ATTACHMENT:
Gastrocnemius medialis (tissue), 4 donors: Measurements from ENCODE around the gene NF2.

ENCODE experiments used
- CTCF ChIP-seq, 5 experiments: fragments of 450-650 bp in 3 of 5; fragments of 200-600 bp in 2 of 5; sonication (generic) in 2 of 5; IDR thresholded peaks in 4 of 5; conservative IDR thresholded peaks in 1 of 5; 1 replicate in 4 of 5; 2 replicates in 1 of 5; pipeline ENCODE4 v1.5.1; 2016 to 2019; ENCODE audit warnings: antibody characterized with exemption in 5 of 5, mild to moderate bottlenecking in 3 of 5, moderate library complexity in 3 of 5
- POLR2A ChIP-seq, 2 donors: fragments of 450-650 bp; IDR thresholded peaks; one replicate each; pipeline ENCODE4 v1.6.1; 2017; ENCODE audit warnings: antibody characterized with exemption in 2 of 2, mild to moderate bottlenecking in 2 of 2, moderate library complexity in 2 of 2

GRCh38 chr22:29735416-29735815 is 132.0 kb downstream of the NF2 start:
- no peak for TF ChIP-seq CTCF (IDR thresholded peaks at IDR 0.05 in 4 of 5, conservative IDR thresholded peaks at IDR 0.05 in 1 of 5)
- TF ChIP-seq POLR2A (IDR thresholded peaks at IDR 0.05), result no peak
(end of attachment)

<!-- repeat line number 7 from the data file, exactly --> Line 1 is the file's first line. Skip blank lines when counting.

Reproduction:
- TF ChIP-seq POLR2A (IDR thresholded peaks at IDR 0.05), result no peak